The story of how Tines scales starts in the product with, well, a story. Any user of Tines will be familiar with the basic concepts of actions and events. They know that when an action receives an event, it runs in order to, e.g., transform that event data or send it off to an API. They also know that when the action has finished running, it will usually emit an event containing its results – an event that will then be sent onwards, to other actions, causing them to run in turn.
The deceptive simplicity of this model is incredibly valuable for making the product easy to use. To reason about and configure any single action, a Tines user doesn’t have to think about what else might be happening elsewhere in a story at the same moment. They can focus solely on the action in question, the event data it has received and the event data it needs to produce.
This model, where we need to only reason about how any one individual action runs at a time, is also fundamental to how Tines scales. The code and systems responsible for executing a single action don’t need to worry about what any other action executions might be doing at the same time. In any one moment, it doesn’t matter whether one, a thousand or a hundred thousand actions are executing – they all do so in isolation.
In building Tines, we start with a product that’s fundamentally scalable in its design. There’s no theoretical limit to how many actions can run at any given moment, how many pieces of isolated work can execute in parallel. In practice, then, our challenge is to craft a system that avoids unnecessary bottlenecks, so it can chew through as many of these isolated pieces of work as possible, as fast as possible.
To put this theory into practice, we’ve architected a system that allows us to “fan out” instructions to run actions to a horizontally scalable set of workers, all executing their work in parallel.
When a worker picks up an instruction to run an action, it:
Loads the details of the action and the event data the action has received from the database.
Interpolates event data into the action configuration and runs the action with that configuration.
Writes the resulting data for the event(s) produced to the database.
Writes an instruction to run an action to the database for each event produced and each downstream action that will need to run as a result.
Uses the message queue to signal available workers with the identifiers of those instructions – each worker that picks up a message starts again at step 1.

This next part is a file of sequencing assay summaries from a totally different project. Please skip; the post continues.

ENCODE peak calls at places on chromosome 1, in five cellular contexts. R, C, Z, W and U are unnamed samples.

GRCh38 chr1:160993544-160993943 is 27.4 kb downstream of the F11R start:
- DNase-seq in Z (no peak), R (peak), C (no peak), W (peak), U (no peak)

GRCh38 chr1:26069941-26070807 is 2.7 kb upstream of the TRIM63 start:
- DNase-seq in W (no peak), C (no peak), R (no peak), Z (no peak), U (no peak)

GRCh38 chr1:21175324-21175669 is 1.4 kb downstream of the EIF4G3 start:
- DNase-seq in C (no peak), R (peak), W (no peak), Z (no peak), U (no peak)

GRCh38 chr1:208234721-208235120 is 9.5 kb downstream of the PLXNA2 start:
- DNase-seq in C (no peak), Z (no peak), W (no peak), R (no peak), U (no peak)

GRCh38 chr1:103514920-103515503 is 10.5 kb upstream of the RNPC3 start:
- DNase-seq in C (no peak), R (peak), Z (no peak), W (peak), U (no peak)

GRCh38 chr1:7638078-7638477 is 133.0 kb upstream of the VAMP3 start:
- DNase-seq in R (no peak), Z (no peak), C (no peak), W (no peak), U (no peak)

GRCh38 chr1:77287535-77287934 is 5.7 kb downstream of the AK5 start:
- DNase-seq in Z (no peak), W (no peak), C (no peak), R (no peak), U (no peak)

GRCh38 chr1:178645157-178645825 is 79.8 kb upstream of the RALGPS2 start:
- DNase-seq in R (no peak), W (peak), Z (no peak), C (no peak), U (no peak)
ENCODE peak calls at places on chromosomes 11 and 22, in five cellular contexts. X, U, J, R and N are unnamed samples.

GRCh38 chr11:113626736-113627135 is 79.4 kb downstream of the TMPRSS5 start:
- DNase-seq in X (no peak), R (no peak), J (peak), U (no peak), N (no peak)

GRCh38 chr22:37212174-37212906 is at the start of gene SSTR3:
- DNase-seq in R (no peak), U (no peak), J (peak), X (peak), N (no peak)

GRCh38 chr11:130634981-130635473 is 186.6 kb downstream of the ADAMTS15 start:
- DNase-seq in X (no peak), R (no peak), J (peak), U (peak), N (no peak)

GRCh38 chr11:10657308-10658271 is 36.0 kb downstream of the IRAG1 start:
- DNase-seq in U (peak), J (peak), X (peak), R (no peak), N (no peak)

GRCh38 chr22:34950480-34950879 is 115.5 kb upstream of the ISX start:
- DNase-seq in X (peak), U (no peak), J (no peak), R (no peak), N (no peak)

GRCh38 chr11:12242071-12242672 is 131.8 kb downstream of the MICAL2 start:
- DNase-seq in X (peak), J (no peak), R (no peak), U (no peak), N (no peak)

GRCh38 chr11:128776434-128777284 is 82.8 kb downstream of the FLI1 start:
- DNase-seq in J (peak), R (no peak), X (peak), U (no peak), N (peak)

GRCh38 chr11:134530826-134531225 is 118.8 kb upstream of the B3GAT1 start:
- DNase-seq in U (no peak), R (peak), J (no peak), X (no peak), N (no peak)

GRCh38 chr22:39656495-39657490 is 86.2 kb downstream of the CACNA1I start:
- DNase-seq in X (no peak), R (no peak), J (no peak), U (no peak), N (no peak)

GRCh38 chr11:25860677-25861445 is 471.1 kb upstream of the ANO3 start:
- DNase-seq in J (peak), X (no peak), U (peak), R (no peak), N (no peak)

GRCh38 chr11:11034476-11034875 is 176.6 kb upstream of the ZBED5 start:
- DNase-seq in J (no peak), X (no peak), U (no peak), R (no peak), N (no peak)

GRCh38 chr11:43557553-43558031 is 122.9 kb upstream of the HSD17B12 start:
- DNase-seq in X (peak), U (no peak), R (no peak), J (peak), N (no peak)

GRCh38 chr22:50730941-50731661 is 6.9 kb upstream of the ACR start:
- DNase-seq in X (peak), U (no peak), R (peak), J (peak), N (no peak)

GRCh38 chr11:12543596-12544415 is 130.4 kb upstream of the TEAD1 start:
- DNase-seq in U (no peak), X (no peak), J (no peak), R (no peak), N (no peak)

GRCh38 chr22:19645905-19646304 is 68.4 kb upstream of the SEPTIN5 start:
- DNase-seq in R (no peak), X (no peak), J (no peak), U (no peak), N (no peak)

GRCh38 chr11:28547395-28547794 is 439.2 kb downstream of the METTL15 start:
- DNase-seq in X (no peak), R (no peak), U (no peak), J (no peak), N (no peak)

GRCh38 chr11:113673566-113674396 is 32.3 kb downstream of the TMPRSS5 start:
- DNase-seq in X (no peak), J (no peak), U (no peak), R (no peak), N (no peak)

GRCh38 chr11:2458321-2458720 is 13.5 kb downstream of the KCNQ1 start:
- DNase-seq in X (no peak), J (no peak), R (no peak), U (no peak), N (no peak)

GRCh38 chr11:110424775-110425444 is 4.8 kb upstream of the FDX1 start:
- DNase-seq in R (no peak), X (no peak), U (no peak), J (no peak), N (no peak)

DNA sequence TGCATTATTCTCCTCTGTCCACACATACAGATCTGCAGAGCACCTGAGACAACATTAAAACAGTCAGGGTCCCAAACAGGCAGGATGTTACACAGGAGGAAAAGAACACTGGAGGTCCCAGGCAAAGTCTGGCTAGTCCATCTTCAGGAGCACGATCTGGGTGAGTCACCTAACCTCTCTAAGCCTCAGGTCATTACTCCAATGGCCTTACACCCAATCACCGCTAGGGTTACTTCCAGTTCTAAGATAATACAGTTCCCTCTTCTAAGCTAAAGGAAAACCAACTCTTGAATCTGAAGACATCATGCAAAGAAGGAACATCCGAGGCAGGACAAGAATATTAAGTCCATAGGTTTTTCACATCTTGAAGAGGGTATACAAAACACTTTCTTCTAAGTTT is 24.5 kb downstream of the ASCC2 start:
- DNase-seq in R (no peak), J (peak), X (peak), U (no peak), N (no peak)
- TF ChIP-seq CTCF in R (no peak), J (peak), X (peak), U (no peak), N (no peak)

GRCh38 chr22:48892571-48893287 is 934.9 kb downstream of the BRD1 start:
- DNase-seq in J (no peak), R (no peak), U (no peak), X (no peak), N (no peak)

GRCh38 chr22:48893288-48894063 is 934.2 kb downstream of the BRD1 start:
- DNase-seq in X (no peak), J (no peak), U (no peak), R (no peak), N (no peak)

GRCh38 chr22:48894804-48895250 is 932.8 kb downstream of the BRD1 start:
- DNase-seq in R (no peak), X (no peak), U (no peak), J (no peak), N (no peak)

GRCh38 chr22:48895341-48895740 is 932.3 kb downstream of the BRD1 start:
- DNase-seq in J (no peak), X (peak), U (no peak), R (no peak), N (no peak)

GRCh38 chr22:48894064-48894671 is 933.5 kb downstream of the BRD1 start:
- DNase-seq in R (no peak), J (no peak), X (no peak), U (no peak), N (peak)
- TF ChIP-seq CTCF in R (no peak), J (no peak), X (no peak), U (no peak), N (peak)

These are standard patterns for executing workloads of this type, standard patterns that help us make scaling more straightforward. Generally speaking, the more workers and database capacity in the system, the more work the system can handle. Workers can be dynamically added as demand requires. At peak, across all of our cloud infrastructure, we’ll typically be running around 15,000 such workers.
Day-to-day, the majority of our engineering challenges in scaling our system come in removing and avoiding moments where we start to violate that all important property of our system that individual actions can be run in isolation.
As an example, our product tracks and surfaces the “last run” time for each action. Naively implemented, this would require updating a timestamp every time an action runs. When the same action is running in parallel hundreds or thousands of times for separate events, a naive system would attempt to update the same row of a database thousands of times per second. This contention can create a bottleneck, meaning that more workers won’t necessarily allow the system to process more data.
However, in this case, we know that if two or more workers are attempting to update the last run time at the same moment, to set it to the same value, we only need one of those updates to complete. With this in mind, we can optimize the system: the first worker to come along acquires a lock and proceeds to make the update; the second and subsequent workers, on encountering the lock, happily skip over this operation, safe in the knowledge that the timestamp will be correctly updated by the first worker.
The total number of action runs happening across our cloud infrastructure is growing by about 50% every two months. We’re also adding new features at an astonishing rate: so far in 2023 we’ve announced an average of 12 new features each month. To stay ahead of this growth in both the size of workload and the capabilities of the product, we’re constantly engineering similar solutions, avoiding moments where contention and bottlenecks can arise, to ensure our system continues to scale.
In practice, where does all of this lead us? We recently performed a load test of our system by doing thousands of parallel runs of a single story with many branches. We deployed this experiment on a AWS Aurora R7G.16XLarge Database, supported by 100 ECS Tasks running our workers, for a total of 1,200 worker threads). The results? We were able to achieve a peak performance above 4,000 action runs per second for our story, generating downstream events at a rate of 10,000 events per second. Here’s a snapshot from our observability platform, Honeycomb, showing action runs per second:
Tines scales by design and by default. Our approach to scaling starts with the fundamental workings of our product, and continues through to the use of industry-standard tools and best practices in our execution. We’re continuously refining and improving our strategies, technical design choices and techniques to keep our system scaling as our feature set and traffic levels grow exponentially.